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Arizona school districts received a blow last month when the state cut $98 million from Arizona schools’ basic state aid and $21 million from soft capital for this fiscal year.

Although the Sedona Oak Creek School District is required to cut $115,000 from this year’s budget, teachers’ positions and their salaries will be saved.

According to Senate Bill 1106, passed at the end of January, SOCSD must cut $93,858 from their Maintenance and Operations budget, which pays for teachers’ salaries, and $20,919 from soft capital, which pays for things like books, computers and software.

Mingus Union High School District was ordered to cut $156,028 and Cottonwood Oak Creek Elementary District must cut $311,151. Camp Verde Unified District was forced to cut $115,297.

“That’s a pretty big chunk to cut two-thirds through the year,” SOCSD Superintendent Mike Aylstock said.

The kicker, he said, is that the state isn’t even going to benefit from the district’s cuts because SOCSD’s money is generated locally through property taxes and not state aid.

“But they have to treat everyone equally,” he said. There are 11 districts in Arizona that are forced to make cuts, even though their savings won’t go to the state.

A bonus, though, is that the bill exempted small school districts — ones with fewer than 600 students.

Thanks to efforts from Rep. Andy Tobin [R-District 1], they took it one step further and allowed exemption if the district’s kindergarten through eighth-grade school or ninth through 12th-grade school had fewer than 600 students.

“Since Sedona Red Rock High School is less than 600 students, we got a little break there,” Aylstock said, grateful of Tobin’s efforts. “It could have been worse for us.”

For the remainder of the school year, the bill allows districts to use soft capital allocations to go toward operations, which could come in handy, but Aylstock doesn’t think they’ll have to go this route.

SOCSD is fortunate that it carried over the maximum — 4 percent — into its M&O every year, he said, which gives it flexibility to make the state-mandated cuts now.

“We aren’t going to be reducing staff,” he said. “We aren’t going to be cutting salaries.

“Because of reserves we have in soft capital and the 4 percent carryover the district has done every year, we’ll be able to get through this year pretty much unscathed,” he said.

But based on the rumors, next year will be worse, he predicted.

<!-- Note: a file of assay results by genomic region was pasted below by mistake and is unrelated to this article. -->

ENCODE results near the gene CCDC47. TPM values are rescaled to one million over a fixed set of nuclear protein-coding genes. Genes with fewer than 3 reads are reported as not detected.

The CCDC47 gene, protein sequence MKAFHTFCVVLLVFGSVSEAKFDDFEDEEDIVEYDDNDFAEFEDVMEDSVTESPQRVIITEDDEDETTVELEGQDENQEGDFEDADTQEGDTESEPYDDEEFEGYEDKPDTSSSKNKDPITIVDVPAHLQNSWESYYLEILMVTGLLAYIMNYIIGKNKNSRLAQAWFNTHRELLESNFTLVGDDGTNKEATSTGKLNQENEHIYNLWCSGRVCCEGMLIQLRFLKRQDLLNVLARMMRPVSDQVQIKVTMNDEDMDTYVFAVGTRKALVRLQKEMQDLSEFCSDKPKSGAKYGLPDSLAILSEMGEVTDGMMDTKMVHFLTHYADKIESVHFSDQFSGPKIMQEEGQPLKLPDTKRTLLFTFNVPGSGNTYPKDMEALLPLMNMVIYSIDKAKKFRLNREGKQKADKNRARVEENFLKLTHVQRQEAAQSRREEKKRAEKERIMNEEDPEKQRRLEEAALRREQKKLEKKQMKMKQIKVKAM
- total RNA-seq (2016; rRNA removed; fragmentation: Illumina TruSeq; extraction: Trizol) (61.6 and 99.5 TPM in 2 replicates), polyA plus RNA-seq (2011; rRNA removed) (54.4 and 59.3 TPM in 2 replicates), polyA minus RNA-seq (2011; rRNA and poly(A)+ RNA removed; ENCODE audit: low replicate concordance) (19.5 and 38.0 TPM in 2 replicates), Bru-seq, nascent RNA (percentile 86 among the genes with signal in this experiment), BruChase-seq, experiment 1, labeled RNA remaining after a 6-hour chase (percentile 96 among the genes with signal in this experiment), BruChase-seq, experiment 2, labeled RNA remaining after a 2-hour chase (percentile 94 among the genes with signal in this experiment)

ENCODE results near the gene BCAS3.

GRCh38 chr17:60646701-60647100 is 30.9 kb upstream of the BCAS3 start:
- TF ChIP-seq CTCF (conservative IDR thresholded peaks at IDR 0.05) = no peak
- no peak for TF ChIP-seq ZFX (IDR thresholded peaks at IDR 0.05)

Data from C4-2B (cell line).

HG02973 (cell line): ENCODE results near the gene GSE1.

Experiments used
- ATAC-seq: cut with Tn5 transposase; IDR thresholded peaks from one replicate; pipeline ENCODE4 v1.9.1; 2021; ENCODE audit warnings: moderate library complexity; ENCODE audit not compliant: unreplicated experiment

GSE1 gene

On Feb. 12, Mingus Union High School District Board voted to make cuts in order to give money back to the state, according to Interim Superintendent Nancy Alexander.

MUHSD was ordered to cut $28,017 in soft capital, which is what it had left, so the district suspended all soft capital spending.

To help the M&O, the board voted to cut all transportation costs except those sponsored by the Arizona Interscholastic Association for sporting events.

“A lot of trips are planned that unless they have tax credit dollars or can fundraise, they’ll have to be suspended,” Alexander said.

The board also stopped all purchase order requests unless there is a health or safety concern to give relief to the M&O.

“There are all kinds of supplies that we’re doing without for the spring,” she said.

As for the economic stimulus bill passed Tuesday, Feb. 17, it won’t make up for the latest state cuts.

According to Aylstock, SOCSD is set to receive $59,600 under Title 1, which can help with remedial math and reading, and $140,600 under Individuals with Disabilities Education Act for special education.

One potential problem with the federal funds is that the district can only use them for Title 1 and IDEA purposes, and not to offset its losses elsewhere.

MUHSD has used some of its M&O money for special education, so some of the IDEA funds may be allowed to go to the M&O.

“Whether or not they’ll let us supplant or not, we don’t know,” Alexander said. “If there are supplant restrictions there will be little impact on the M&O.”

A second problem is that if the district receives funds, it may not be until the end of the school year and only a small percentage can be carried into next year.

“When those kinds of numbers flow in at the end of the year, it’s going to be difficult spending

that kind of money,” Aylstock said.

Local superintendents met with Rep. Ann Kirkpatrick [D-District 1] in Prescott to take those concerns to Washington.

According to Aylstock, currently, the district could not pay a teacher’s salary with Title 1 funds.

“My main concern is that with all the uncertainties, that they don’t negatively affect the education we’re providing our students,” he said. “I call on parents and community members to contact our legislators and implore them not to balance the budget on the backs of K through 12 students.”

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